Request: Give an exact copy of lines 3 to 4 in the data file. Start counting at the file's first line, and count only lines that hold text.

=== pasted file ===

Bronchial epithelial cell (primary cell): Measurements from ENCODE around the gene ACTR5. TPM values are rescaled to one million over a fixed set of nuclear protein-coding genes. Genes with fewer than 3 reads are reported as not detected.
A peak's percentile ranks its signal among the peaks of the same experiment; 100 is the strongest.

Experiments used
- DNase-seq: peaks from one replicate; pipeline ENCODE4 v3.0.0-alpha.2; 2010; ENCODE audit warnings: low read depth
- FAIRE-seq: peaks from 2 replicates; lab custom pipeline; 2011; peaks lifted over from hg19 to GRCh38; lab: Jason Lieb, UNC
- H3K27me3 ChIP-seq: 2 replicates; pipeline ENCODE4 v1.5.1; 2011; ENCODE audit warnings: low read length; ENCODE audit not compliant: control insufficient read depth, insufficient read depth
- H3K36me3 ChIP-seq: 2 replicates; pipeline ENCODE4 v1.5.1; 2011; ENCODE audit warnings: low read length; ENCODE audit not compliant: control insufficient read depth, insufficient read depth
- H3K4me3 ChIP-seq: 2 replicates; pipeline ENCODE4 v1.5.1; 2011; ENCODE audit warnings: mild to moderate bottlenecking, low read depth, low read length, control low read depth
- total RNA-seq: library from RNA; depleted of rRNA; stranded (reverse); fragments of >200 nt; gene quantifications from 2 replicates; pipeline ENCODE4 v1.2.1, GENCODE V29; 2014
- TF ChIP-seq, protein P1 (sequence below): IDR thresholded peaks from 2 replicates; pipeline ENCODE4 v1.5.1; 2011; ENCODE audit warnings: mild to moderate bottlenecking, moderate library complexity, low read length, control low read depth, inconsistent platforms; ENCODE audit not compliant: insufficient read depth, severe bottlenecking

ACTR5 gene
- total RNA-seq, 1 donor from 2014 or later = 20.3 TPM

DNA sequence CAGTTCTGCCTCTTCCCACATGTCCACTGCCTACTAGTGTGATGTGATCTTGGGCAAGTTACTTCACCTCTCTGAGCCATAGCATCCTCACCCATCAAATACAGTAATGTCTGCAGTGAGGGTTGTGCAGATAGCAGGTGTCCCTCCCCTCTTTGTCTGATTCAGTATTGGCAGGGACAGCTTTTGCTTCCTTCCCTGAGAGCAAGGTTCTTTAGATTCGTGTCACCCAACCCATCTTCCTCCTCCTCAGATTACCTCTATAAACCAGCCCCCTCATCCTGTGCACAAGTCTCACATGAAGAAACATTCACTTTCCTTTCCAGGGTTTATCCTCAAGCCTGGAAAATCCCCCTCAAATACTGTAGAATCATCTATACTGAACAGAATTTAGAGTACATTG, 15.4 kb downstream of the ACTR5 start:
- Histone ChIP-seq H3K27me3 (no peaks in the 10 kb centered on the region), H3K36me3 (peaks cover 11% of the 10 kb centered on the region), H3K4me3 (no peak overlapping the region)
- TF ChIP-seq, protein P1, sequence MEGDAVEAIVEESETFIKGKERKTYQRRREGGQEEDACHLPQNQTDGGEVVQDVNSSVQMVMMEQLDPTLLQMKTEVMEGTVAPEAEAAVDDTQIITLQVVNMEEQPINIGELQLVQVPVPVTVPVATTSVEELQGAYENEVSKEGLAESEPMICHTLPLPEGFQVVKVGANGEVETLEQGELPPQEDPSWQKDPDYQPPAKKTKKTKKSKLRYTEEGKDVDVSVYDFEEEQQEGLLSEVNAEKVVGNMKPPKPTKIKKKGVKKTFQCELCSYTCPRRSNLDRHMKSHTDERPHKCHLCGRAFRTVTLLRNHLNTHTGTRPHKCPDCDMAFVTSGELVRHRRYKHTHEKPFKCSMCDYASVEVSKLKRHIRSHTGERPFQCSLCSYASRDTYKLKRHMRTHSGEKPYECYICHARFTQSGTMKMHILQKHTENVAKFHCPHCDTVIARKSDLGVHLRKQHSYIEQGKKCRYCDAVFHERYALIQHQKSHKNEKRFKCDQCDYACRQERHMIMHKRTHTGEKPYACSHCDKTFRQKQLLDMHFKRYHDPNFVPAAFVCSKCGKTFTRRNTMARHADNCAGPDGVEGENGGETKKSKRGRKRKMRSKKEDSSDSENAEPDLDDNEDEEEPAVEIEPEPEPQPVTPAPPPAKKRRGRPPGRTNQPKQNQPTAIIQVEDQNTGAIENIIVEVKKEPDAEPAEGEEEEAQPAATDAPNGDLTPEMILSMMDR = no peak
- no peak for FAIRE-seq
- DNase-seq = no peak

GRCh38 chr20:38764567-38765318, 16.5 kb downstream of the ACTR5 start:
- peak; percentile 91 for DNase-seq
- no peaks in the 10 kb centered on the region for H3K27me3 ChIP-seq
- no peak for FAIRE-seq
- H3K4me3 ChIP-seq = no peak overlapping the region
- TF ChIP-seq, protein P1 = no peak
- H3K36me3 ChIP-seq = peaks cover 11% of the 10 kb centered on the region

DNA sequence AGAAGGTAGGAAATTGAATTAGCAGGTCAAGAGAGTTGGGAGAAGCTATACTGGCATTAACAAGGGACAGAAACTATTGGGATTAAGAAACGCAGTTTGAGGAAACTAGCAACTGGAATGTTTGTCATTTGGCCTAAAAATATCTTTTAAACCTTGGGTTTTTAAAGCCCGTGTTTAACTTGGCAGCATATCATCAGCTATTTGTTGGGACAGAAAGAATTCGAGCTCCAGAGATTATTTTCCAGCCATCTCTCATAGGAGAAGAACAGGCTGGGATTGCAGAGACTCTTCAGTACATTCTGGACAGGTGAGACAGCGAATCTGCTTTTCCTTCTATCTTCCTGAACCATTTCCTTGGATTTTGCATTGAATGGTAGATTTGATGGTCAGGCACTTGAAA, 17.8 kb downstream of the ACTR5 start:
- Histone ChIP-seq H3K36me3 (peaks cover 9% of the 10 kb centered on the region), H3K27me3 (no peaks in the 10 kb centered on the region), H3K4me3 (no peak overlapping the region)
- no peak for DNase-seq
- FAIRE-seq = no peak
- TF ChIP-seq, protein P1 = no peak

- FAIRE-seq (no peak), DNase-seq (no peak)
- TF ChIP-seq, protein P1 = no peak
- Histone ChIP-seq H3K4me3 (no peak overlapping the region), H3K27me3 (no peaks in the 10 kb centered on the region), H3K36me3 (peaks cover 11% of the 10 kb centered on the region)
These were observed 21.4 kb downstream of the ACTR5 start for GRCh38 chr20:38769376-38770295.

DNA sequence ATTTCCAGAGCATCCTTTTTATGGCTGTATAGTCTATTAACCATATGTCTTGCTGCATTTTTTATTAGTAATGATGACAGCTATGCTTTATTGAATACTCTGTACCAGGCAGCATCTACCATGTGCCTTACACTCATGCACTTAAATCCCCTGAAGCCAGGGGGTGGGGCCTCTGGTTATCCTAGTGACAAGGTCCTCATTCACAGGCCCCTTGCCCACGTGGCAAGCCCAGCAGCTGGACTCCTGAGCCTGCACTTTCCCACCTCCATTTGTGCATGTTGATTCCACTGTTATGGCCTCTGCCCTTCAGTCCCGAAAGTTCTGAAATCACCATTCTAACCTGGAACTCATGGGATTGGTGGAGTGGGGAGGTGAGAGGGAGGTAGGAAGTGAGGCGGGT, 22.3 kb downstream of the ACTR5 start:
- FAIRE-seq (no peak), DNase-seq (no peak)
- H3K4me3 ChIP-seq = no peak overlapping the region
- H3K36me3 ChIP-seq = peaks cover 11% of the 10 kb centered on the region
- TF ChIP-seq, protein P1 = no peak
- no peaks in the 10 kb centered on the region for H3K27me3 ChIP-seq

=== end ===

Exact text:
Experiments used
- DNase-seq: peaks from one replicate; pipeline ENCODE4 v3.0.0-alpha.2; 2010; ENCODE audit warnings: low read depth